Middle East studies in the News
Zionism is Not Anti-Semitism [incl. Rashid Khalidi]
The talk of Helen Thomas' alleged anti-Semitism has often been marked by an unforgivable sloppiness. Contrary to what people have said about her statements, she has criticized "Zionists," not the Jewish people.
The charge of anti-Semitism is of course deeply serious. Indeed, the "Jewish Question" — agonized over by the likes of Bruno Bauer, Karl Marx, Emile Zola and countless others — is a long-standing and difficult one.
It was this very dilemma that led Theodor Herzl to write the 1896 pamphlet "The Jewish State" — a key work of the Zionist movement. It called for the re-establishment of Israel in Palestine or Argentina. Zionism, which grew out of a legitimate concern, is nonetheless a political position and should thus be subject to the same scrutiny applied to any other political position.
There are plenty of criticisms that can be made of it. As the history of the U.S. demonstrates, nation-states are often formed in blood and heartbreak. Roughly 750,000 Palestinian refugees were created in 1948, the year Israel was established. Historic Palestine has, more or less, been wiped off the map, and the colonization of the mainly Palestinian area known as the West Bank continues.
In fact, the issue of settlement expansion — a practice which continues to kick Palestinians out of their ancestral homes — has brought the current "peace talks" to their predictable standstill.
And so Zionism can be seen as a response to the Jewish Diaspora that created a Palestinian diaspora. As an ideology, it has been adopted by Jews and non-Jews alike; it also has its share of Jewish opponents. Pointing out its flaws and its dominance in U.S. politics and culture need not be motivated by anti-Semitism.
To flippantly employ the term "anti-Semitic" is to denigrate the inherent seriousness of the Jewish Question and to insist that "Zionist" is the same as "Jewish" is to offer easy refuge to some true anti-Semites.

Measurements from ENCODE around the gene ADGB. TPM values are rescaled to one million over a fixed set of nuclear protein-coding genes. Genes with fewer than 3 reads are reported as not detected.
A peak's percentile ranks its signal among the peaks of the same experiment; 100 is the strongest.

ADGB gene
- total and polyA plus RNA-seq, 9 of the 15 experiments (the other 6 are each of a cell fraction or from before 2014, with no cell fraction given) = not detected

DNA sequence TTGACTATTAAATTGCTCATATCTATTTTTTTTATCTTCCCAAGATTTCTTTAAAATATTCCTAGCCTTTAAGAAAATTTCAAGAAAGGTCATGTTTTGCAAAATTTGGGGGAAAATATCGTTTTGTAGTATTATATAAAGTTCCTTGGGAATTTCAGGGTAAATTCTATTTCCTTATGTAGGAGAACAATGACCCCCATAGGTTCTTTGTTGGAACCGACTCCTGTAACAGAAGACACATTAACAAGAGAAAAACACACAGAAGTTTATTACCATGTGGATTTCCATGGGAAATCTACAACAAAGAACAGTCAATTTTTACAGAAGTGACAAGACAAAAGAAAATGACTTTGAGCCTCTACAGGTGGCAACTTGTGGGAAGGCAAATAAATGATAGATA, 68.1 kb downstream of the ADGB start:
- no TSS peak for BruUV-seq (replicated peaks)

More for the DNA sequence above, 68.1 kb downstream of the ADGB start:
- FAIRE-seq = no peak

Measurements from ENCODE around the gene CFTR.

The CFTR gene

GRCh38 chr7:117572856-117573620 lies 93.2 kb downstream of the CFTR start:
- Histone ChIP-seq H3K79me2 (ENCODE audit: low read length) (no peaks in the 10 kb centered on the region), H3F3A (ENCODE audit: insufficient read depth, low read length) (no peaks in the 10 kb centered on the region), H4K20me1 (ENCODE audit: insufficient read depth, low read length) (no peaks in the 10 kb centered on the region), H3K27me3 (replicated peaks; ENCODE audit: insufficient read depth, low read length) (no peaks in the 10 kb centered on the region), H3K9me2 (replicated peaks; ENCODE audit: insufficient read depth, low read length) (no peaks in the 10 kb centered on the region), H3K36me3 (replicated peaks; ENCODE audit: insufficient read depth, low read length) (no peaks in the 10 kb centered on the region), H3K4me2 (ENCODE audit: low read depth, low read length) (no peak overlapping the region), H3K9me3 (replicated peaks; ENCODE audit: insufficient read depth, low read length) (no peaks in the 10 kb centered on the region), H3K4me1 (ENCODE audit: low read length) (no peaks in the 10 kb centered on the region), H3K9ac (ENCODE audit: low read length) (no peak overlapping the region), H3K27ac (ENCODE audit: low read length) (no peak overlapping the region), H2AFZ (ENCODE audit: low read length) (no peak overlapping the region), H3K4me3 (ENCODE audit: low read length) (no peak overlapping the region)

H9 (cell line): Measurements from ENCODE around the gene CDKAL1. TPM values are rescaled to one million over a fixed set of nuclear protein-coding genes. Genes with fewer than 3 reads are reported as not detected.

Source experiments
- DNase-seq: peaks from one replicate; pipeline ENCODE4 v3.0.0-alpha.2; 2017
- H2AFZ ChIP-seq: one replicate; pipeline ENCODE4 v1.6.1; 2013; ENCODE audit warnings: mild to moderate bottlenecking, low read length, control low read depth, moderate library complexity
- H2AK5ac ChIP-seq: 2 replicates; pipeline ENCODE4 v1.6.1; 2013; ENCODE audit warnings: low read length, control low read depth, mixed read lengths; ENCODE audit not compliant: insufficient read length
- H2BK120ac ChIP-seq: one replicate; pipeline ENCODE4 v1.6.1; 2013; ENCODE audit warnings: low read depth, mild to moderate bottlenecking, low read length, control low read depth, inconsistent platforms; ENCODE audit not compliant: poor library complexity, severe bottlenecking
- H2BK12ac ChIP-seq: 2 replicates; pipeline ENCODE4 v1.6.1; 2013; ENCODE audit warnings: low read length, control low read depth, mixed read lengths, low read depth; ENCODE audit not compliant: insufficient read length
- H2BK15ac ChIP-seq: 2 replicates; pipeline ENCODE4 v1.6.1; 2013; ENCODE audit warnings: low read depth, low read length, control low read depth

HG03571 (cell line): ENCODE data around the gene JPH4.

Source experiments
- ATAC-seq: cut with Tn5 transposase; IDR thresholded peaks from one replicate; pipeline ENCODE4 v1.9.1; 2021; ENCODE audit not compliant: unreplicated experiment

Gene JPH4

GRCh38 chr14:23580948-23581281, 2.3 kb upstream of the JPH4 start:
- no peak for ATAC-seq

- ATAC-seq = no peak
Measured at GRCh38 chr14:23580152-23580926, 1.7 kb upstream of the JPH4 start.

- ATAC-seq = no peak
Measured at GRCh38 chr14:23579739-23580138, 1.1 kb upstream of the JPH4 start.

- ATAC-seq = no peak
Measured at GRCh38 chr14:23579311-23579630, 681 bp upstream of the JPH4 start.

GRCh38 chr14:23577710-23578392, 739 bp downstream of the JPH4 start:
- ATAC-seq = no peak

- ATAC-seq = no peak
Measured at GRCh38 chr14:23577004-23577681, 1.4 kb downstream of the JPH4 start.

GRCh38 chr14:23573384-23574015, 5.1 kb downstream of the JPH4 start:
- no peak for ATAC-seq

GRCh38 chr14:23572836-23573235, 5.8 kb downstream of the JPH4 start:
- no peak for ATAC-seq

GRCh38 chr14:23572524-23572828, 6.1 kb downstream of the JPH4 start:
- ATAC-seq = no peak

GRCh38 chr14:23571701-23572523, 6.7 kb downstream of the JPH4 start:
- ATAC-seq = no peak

Arthur Balfour, a one-time Prime Minister of the United Kingdom, was a Zionist. He was also anti-Semitic.
He was a supporter of the Aliens Act of 1905, which was in part an attempt to stifle Jews' ability to immigrate to the UK at a time when anti-Semitism was rampant throughout Europe. He supported Zionism because it was a political proposition potentially useful to his nation's waning empire.
Jerry Falwell, a Christian Evangelist, claimed that the Antichrist is a Jewish male. He was also a Zionist.
If we can acknowledge that Zionism is a political ideology, how do Thomas' statements hold up?
To answer that question, one should examine how Zionism's foremost victims — the Palestinians and many Arabs — are regarded by the media and the U.S. government.
When the Middle East was being discussed by Joe Biden and Sarah Palin in the 2008 vice presidential debate, the words "Palestine" and "Palestinian" were not mentioned once. Is that because expressing concern for the Palestinians is a political liability?
Well, during that same election season, Palin smeared an old acquaintance of Barack Obama's, Professor Rashid Khalidi, as a "spokesperson for the Palestine Liberation Organization." Khalidi was shortly thereafter compared to neo-Nazis by John McCain. Apparently it's a political liability to even know a Palestinian.
Last year, CNN fired longtime employee Octavia Nasr for lamenting the death of Sayyed Mohammed Hussein Fadlallah, a Hezbollah ayatollah who held, in Nasr's view, admirable views on women's rights in Islam. CNN's claimed that Nasr's "credibility" had been "compromised."
But Wolf Blizter also holds opinions on the Middle East: he spent the 1970s as an employee of the American Israel Public Affairs Committee, an influential pro-Israel lobby group. Far from being accused of having compromised credibility, he has been given his own show.
These are just a few of many examples that make clear the ground rules set in mainstream U.S. discourse on this complex subject matter. So, it comes as no surprise that the U.S. populace is largely destitute of any real knowledge of the Palestinians.
As evidenced by WSU's decision to pull Helen Thomas' award — an action which actually lends credibility to Thomas' statement — institutions in the U.S. commonly regard the words "Zionist" and "Jewish" as synonymous.
Since Zionism's purpose has traditionally been the development of a Jewish nation-state called Israel on partitioned and occupied land, such a practice immunizes Israel from legitimate criticism and automatically demonizes Palestinian and Arab voices on the matter.
In order to be intellectually honest, one must extend this standard to every corner of discourse. If we criticize the Russian government, we hate Russians; if we criticize the Chinese government, we hate Chinese people; and if we criticize our own government, we hate ourselves. Approach international affairs in such a way and very soon the whole subject will be off-limits.Note: Articles listed under "Middle East studies in the News" provide information on current developments concerning Middle East studies on North American campuses. These reports do not necessarily reflect the views of Campus Watch and do not necessarily correspond to Campus Watch's critique.
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